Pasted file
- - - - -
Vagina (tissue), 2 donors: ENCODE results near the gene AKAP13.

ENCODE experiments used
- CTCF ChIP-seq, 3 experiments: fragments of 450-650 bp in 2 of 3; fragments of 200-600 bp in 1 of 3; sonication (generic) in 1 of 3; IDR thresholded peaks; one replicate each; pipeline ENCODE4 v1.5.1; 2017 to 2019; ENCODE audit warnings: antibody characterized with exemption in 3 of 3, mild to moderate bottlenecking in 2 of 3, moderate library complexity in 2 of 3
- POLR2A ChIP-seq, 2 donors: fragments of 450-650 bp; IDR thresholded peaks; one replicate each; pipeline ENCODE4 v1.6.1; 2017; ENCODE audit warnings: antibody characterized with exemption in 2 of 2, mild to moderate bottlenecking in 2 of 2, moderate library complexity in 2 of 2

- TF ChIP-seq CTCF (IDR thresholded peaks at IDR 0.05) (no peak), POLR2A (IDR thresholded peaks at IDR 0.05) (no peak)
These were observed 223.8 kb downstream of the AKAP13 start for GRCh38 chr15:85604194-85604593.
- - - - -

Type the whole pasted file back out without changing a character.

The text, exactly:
Vagina (tissue), 2 donors: ENCODE results near the gene AKAP13.

ENCODE experiments used
- CTCF ChIP-seq, 3 experiments: fragments of 450-650 bp in 2 of 3; fragments of 200-600 bp in 1 of 3; sonication (generic) in 1 of 3; IDR thresholded peaks; one replicate each; pipeline ENCODE4 v1.5.1; 2017 to 2019; ENCODE audit warnings: antibody characterized with exemption in 3 of 3, mild to moderate bottlenecking in 2 of 3, moderate library complexity in 2 of 3
- POLR2A ChIP-seq, 2 donors: fragments of 450-650 bp; IDR thresholded peaks; one replicate each; pipeline ENCODE4 v1.6.1; 2017; ENCODE audit warnings: antibody characterized with exemption in 2 of 2, mild to moderate bottlenecking in 2 of 2, moderate library complexity in 2 of 2

- TF ChIP-seq CTCF (IDR thresholded peaks at IDR 0.05) (no peak), POLR2A (IDR thresholded peaks at IDR 0.05) (no peak)
These were observed 223.8 kb downstream of the AKAP13 start for GRCh38 chr15:85604194-85604593.